Advance directive is a general term that describes two kinds of legal documents, living wills and medical powers of attorney. These documents allow a person to give instructions about future medical care should he or she be unable to participate in medical decisions due to serious illness or incapacity. Each state regulates the use of advance directives differently.
Advance Medical Directive (Living Will)
Advance medical directive is a general term that refers to your oral or written instructions about your future medical care, in the event that you become unable to communicate those instructions yourself. An advance directive tells your doctor what kind of care you would like to have if you become unable to make medical decisions (if you are in a coma, for example). This is a document in which a person specifies the kind of life-saving and life-sustaining care and treatment he or she does or does not wish to receive in the event that the person becomes either incapacitated or terminally ill. The Living Will is your own expression of your attitudes and wishes about your health care.
A good advance directive describes the kind of treatment you would want depending on how sick you are. For example, the directives would describe what kind of care you want if you have an illness that you are unlikely to recover from, or if permanently unconscious. Advance directives usually tell your doctor that you do not want certain kinds of treatment. However, they can also say that you want certain treatment no matter how ill you are.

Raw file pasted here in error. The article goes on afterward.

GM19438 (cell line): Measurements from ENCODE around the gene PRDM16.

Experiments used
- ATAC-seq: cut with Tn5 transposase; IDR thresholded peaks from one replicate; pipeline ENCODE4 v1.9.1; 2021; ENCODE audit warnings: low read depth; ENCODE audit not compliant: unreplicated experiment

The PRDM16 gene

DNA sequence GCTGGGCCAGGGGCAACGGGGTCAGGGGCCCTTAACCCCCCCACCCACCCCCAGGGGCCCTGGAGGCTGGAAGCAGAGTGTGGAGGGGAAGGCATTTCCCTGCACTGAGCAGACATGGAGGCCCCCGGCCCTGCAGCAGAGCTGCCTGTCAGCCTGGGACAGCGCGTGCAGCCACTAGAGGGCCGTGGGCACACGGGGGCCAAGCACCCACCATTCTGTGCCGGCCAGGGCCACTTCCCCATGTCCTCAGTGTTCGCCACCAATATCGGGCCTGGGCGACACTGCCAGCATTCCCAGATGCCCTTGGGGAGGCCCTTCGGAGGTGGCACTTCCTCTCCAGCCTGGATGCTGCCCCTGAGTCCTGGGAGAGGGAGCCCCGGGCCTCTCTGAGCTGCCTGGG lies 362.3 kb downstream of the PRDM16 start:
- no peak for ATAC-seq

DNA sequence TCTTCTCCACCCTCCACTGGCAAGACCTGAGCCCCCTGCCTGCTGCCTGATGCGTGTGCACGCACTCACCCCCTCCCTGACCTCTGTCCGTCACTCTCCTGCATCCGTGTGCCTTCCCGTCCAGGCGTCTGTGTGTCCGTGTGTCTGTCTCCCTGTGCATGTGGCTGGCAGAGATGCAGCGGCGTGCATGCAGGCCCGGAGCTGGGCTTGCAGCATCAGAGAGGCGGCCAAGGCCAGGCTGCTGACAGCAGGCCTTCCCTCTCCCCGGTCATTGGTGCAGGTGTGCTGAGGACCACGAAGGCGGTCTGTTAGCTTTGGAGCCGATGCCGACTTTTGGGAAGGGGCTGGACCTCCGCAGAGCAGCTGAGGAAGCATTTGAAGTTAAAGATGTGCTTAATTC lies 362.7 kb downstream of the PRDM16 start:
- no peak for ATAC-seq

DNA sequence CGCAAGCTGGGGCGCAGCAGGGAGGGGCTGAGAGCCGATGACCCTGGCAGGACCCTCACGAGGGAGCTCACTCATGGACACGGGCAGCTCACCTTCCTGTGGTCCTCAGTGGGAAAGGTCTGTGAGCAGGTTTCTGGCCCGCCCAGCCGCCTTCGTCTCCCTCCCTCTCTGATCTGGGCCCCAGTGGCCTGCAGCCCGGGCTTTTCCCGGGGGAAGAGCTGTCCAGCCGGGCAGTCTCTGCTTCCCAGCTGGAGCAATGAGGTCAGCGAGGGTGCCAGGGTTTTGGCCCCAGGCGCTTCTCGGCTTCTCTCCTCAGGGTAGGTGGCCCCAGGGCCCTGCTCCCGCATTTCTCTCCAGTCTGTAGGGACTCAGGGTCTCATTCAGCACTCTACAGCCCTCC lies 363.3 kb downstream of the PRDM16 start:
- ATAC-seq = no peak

The law about advance directives also varies from state to state. The State of Massachusetts does not specifically have an Advance Medical Directive statute. However, Massachusetts does have a statute allowing for the designation of a health care “proxy” who may make decisions on behalf of the maker should he or she become incapable of participating in his or her own health care decisions.
Health Care Proxy
The Health Care Proxy is important because it names your selection of the person who is to make decisions on your behalf if you cannot do so. You will want your health care agent to communicate the views expressed in the Living Will to your physician to be sure the physician understands your wishes.
In Massachusetts, the Health Care Proxy is statutorily recognized, while the living will is not. The law considers the document good evidence of the patient’s wishes; however, it is not legally binding in Massachusetts.
A Health Care Proxy is legally binding in Massachusetts. A health care proxy is a simple legal form that allows you to name someone of your choice to make decisions about your medical care (including decisions about life support), according to your instructions, if for any reason you become unable to make your own medical decisions.
AARP Advance Directive Information
601 E Street NW
Washington, DC 20049
U.S. Living Wills Registry
523 Westfield Avenue
P.O. Box 2789
Westfield, NJ 07091